Et modo lxx. Lib. pensum Regis, t c. Sol. ad numerum de Gersu- ma Regine, et i. Asturconem; et xx. Lib. Blancas comiti, et xx. Sol. Bersuma ad numerum G. [sc. Godrico.]

Et Ecclesiam Sanctorum Simonis t Jude tc as before.

De Burgensibus qui manserunt in Norwic. abierunt t manent in Beccles, villa abbatis Sancti Burgum. et in Torp regis i. et in terra Rogeri Bigot i. et sub Willo de Noiers i. et Ricus de Sent-cler i. Jiti fugientes et alii remanentes omnino sunt vastati, partim propter foris- farturas Radi Comitis, partim propter Arsuram, partim propter Gel- tum Regis, partim per Walerannum.

In hoc Burgo, si bult Episcopus, potest habere i. Monetarium.

In Burgo erat quedam basta Domus, hanc accepit Ranulfus filius Walteri de dono Regis, et Walterus Diaconus i. Dom, in Burgo, sed non euit t. r. e. et ii. Acc. prati de Sancto Sepulchro, abstulere ii. ha mines Radi. Comitis, post rebabuit Presbiter concessu bicecomitis. Radulfus Comes tenuit xiv. Acr. terre t i. Acr. t dim. prati, post tenuit Alunard de Niwetuna.

Terra Burgenisum in Hundret de Humiliat. semper lxxx. Acr. t. xiii. Bord. t i. Car. et iii. Acr. yroti, et val. xiii. s. iiij. d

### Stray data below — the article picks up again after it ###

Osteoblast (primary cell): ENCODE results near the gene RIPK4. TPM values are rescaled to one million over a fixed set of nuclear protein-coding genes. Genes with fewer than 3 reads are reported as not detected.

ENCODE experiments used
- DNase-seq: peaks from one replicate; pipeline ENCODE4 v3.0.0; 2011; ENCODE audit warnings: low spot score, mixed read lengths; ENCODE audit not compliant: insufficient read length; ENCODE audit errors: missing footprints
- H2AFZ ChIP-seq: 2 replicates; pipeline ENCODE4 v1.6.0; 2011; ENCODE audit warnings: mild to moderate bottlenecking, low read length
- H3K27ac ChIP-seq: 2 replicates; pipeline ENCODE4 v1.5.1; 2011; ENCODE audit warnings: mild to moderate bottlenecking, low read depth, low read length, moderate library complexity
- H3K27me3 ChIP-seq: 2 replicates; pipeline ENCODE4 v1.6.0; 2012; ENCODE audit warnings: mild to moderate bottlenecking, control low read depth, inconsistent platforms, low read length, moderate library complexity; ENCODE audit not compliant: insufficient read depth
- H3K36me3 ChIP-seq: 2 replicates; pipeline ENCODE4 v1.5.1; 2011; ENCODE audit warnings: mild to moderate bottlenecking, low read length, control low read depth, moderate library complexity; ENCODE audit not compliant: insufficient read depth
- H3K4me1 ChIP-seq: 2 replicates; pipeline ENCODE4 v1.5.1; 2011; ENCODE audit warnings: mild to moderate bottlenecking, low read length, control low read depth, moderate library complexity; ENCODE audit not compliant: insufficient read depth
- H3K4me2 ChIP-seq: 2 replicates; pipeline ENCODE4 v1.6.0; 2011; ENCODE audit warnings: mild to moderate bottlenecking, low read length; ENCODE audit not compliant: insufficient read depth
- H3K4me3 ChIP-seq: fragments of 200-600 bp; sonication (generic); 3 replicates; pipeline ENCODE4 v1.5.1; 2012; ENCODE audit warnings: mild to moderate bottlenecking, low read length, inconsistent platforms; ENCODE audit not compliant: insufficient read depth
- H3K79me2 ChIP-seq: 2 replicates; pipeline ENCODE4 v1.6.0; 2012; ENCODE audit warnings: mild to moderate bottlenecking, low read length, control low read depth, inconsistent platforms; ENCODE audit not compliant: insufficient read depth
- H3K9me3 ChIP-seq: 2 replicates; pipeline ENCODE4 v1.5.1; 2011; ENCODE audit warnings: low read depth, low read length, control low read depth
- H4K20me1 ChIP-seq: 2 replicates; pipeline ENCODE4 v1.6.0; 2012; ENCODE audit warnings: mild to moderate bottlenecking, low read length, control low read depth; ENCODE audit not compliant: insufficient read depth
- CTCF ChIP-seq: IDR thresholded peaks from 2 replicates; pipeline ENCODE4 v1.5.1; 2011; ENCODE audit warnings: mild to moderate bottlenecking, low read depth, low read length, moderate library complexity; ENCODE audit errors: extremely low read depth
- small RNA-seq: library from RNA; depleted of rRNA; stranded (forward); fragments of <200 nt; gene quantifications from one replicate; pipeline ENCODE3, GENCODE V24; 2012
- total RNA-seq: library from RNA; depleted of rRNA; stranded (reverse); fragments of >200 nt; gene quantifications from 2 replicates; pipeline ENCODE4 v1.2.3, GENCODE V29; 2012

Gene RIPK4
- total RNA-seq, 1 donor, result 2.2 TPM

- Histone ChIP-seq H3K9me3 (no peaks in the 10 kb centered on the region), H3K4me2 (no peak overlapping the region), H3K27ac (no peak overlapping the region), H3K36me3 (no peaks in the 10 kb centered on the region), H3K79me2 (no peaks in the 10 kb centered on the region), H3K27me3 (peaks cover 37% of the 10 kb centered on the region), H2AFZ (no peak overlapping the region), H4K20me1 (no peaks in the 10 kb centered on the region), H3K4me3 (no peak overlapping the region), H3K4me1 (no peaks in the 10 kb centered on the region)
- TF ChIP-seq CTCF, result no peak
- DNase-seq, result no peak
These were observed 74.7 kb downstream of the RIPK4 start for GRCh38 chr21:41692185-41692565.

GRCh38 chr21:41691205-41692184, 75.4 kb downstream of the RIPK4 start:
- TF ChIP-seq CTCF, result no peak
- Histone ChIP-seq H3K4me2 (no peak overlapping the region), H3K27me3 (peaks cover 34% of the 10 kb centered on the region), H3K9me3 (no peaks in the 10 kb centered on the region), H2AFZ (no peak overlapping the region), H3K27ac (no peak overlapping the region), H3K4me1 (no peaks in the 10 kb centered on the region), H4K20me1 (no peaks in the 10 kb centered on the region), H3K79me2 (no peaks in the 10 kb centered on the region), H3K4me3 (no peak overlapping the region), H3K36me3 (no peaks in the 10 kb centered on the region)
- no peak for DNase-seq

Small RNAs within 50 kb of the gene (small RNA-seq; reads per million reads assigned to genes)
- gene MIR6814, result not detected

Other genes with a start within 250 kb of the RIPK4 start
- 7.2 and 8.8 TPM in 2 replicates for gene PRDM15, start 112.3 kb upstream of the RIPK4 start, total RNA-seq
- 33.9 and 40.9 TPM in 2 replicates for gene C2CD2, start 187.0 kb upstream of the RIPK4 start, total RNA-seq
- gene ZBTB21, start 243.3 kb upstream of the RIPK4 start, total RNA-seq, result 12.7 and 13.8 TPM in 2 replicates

Franci de Norwic. in Nouo Burgo xxxvi. Burgenses, et vi. Anglici, et er annua Consuetudine reddebat unusqufsque i.d. preter fortisfactu- ras, de hoc toto habebat Rex.ii Pactes et tertiam, modo xli. Burgenses Franci, in dominio et Comitis, t Roger Bigot habet L. et Radulfus Bellafago xiiii. t Hermerus viii. et Robertus Arbalis- tarius v. Fulcherus homo Abbatis i. t Isac i. et Rad. Visus Lupi (fn. 12) i. et in habet et man- suram bastam. Tota hec terra Burgensium erat in Dominio Tomitis Radi. et concessit eam Gegi in Tommune ad faciendum Burgum inter se et Gegem, ut testatur Vicecomes et omnes terre iste tam Militum quam Burgensium reddunt Gegi suam Consuetudinem.

Est etiam in Novo Burgo quedam Ecclesia quam fecit Radus. Comes et eam dedit suis capellanis, modo eam tenet quidam sacerdos Vice-Comitis, de dono Regis nomine Wala, et bal. lx. Sol. et quamdiu Rob. Blundus Comitaum tenuit, habuit inde unoquoque anno i. unciam auri.

The Hundred of Norwich is the King's land. (fn. 13)

In Norwich, in the time of the Confessor, were 1320 burgesses, &c. Now Roger Bigot holds of the King's gift, Edstan the burgess and his land, churches, &c. and Wihenoc hath also 12 acres and an half taken from the burgesses, which now belong to Rainald son of Ivo, St. Martin's church also, with 12 acres of land, which Stigand had in King Edward's time, belonged now to William de Noiers, who owned part of the fee, that belonged to Stigand; (fn. 14) St. Michael's church on Tombland, was Bishop William's, of his own inheritance, and the church of the Holy Trinity, or St. John's Maddermarket, which belonged to 12 burgesses in the Confessor's time, was the Bishop's also by the King's gift.